These charts raise a lot of questions.  As well, they highlight the “atypical” nature of our economic situation from a long-term historical perspective.

All of these charts are from the Federal Reserve, and represent the most recently updated data.

(click on charts to enlarge images)

Housing starts (last updated December 19, 2017):

Housing Starts

US. Bureau of the Census, Housing Starts: Total: New Privately Owned Housing Units Started [HOUST], retrieved from FRED, Federal Reserve Bank of St. Louis https://research.stlouisfed.org/fred2/series/HOUST/, January 16, 2018.

The Federal Deficit (last updated October 20, 2017):

Federal Deficit

US. Office of Management and Budget, Federal Surplus or Deficit [-] [FYFSD], retrieved from FRED, Federal Reserve Bank of St. Louis https://research.stlouisfed.org/fred2/series/FYFSD/, January 16, 2018.

Federal Net Outlays (last updated October 20, 2017):

FYONET

US. Office of Management and Budget, Federal Net Outlays [FYONET], retrieved from FRED, Federal Reserve Bank of St. Louis https://research.stlouisfed.org/fred2/series/FYONET/, January 16, 2018.

State & Local Personal Income Tax Receipts (% Change from Year Ago)(last updated October 27, 2017):

ASLPITAX Percent Change From Year Ago

US. Bureau of Economic Analysis, State and local government current tax receipts: Personal current taxes: Income taxes [ASLPITAX], retrieved from FRED, Federal Reserve Bank of St. Louis https://research.stlouisfed.org/fred2/series/ASLPITAX/, January 16, 2018.

Total Loans and Leases of Commercial Banks (% Change from Year Ago)(last updated January 5, 2018):

Total Loans and Leases Percent Change From Year Ago

Board of Governors of the Federal Reserve System (US), Loans and Leases in Bank Credit, All Commercial Banks [TOTLL], retrieved from FRED, Federal Reserve Bank of St. Louis https://research.stlouisfed.org/fred2/series/TOTLL/, January 16, 2018.

Bank Credit – All Commercial Banks (% Change from Year Ago)(last updated January 5, 2018):

Total Bank Credit Percent Change From Year Ago

Board of Governors of the Federal Reserve System (US), Bank Credit of All Commercial Banks [TOTBKCR], retrieved from FRED, Federal Reserve Bank of St. Louis https://research.stlouisfed.org/fred2/series/TOTBKCR/, January 16, 2018.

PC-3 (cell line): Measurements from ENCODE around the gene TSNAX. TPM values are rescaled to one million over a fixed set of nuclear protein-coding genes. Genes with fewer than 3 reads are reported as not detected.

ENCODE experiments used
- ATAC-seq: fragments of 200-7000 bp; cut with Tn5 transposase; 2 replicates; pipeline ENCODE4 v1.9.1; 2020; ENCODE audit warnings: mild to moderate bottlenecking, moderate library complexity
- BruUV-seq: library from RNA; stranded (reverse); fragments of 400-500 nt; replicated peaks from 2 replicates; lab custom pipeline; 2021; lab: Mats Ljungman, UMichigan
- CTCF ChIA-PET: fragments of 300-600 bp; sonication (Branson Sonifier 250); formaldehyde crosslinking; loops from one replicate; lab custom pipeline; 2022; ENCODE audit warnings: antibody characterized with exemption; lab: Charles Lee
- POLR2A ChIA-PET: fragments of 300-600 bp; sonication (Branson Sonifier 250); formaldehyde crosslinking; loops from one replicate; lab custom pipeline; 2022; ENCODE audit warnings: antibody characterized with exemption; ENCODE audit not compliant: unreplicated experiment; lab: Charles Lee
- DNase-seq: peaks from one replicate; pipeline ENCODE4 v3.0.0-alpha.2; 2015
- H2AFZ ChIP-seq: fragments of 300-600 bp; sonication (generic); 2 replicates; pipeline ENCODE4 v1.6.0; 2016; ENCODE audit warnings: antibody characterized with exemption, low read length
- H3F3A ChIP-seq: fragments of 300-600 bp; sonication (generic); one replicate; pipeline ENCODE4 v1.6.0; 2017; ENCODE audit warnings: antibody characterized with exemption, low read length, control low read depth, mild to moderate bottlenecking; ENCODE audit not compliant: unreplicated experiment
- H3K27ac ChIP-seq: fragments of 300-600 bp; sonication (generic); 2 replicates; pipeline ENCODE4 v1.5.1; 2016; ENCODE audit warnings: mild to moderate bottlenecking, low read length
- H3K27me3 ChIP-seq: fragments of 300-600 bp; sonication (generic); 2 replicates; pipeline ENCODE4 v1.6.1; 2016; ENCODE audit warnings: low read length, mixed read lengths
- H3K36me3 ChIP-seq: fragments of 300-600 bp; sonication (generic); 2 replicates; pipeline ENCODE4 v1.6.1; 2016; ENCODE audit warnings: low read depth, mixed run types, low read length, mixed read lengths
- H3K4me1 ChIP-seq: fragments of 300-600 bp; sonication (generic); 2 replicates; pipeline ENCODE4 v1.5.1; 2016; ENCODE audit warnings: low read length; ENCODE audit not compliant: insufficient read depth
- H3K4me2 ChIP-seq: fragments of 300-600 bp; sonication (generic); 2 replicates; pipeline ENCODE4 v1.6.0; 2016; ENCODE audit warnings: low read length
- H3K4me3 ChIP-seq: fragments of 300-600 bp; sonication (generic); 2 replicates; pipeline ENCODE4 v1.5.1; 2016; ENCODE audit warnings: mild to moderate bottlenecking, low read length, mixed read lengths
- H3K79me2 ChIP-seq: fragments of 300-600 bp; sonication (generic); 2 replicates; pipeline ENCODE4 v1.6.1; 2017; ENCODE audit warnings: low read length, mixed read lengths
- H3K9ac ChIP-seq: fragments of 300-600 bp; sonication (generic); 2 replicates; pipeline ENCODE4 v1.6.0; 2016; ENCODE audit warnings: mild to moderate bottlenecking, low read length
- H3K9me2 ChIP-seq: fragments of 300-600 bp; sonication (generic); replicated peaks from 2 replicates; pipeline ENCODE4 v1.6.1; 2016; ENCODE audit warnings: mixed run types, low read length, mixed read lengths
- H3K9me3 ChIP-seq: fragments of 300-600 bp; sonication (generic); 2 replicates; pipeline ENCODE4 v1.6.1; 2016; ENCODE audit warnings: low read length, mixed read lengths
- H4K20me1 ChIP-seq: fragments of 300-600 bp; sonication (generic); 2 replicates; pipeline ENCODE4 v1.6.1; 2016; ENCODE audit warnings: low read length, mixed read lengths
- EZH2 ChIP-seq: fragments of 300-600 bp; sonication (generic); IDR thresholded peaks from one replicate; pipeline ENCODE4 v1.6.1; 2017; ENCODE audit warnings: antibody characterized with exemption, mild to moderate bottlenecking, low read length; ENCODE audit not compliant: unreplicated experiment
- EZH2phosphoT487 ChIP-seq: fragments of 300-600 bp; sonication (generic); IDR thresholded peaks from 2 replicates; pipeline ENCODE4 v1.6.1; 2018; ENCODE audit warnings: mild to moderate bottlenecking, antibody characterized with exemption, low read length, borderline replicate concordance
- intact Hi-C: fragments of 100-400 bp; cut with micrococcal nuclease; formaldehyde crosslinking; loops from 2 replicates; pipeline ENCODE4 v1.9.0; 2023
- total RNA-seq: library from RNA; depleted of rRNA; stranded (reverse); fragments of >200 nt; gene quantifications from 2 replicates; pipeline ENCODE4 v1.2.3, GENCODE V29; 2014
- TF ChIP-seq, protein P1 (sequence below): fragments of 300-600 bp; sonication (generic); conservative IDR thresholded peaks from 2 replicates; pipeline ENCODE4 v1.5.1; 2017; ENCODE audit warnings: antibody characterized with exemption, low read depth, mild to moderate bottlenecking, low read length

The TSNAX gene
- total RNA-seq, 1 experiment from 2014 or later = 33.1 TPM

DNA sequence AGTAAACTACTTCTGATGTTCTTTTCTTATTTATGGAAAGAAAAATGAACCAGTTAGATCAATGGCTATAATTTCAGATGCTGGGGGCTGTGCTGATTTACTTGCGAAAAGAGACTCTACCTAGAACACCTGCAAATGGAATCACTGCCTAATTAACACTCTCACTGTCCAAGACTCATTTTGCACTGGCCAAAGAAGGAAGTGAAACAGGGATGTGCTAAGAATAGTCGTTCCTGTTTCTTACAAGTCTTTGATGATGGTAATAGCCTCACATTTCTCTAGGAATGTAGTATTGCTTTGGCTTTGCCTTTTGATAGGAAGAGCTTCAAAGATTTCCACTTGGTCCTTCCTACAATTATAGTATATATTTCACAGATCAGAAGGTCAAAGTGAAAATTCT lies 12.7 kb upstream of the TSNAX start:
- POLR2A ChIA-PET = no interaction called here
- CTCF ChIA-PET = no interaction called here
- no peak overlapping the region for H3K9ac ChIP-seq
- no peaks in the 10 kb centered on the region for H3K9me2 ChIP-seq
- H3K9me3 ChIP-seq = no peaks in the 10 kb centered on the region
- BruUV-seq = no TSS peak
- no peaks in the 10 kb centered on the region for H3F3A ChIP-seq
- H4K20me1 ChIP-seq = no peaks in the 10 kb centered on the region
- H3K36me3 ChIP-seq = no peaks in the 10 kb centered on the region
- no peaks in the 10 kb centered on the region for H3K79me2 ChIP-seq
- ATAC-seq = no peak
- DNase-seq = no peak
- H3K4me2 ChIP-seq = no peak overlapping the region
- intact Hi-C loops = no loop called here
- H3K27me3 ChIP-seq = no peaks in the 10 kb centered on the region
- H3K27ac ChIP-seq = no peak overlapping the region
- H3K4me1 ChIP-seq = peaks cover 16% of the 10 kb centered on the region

M1 Money Multiplier (last updated January 11, 2018):

M1 Money Multiplier

Federal Reserve Bank of St. Louis, M1 Money Multiplier [MULT], retrieved from FRED, Federal Reserve Bank of St. Louis https://research.stlouisfed.org/fred2/series/MULT/, January 16, 2018.

Median Duration of Unemployment (last updated January 5, 2018):

Median Duration Of Unemployment

US. Bureau of Labor Statistics, Median Duration of Unemployment [UEMPMED], retrieved from FRED, Federal Reserve Bank of St. Louis https://research.stlouisfed.org/fred2/series/UEMPMED/, January 16, 2018.

Labor Force Participation Rate (last updated January 5, 2018):

Civilian Labor Force Participation Rate

US. Bureau of Labor Statistics, Civilian Labor Force Participation Rate [CIVPART], retrieved from FRED, Federal Reserve Bank of St. Louis https://research.stlouisfed.org/fred2/series/CIVPART/, January 16, 2018.

The Chicago Fed National Activity Index (CFNAI) 3-month moving average (CFNAI-MA3)(last updated December 21, 2017):

CFNAIMA3

Federal Reserve Bank of Chicago, Chicago Fed National Activity Index: Three Month Moving Average [CFNAIMA3], retrieved from FRED, Federal Reserve Bank of St. Louis https://research.stlouisfed.org/fred2/series/CFNAIMA3/, January 16, 2018.

I will continue to update these charts on an intermittent basis as they deserve close monitoring…

_____

The Special Note summarizes my overall thoughts about our economic situation

SPX at 2776.42 as this post is written

Broad-Based Indicators Of Economic Activity

The Chicago Fed National Activity Index (CFNAI) and the Aruoba-Diebold-Scotti Business Conditions Index (ADS Index) are two broad-based economic indicators that I regularly feature in this site.

The short-term and long-term trends of each continue to be notable.

Doug Short, in his blog post of January 11, 2018, titled “The Philly Fed ADS Index Business Conditions Index Update” displays both the CFNAI MA-3 (3-month Moving Average) and ADS Index (91-Day Moving Average) from a variety of perspectives.

Of particular note, two of the charts, shown below, denote where the current levels of each reading is relative to the beginning of past recessionary periods, as depicted by the red dots.

The CFNAI MA-3:

(click on charts to enlarge images)

CFNAI-MA3

The ADS Index, 91-Day MA: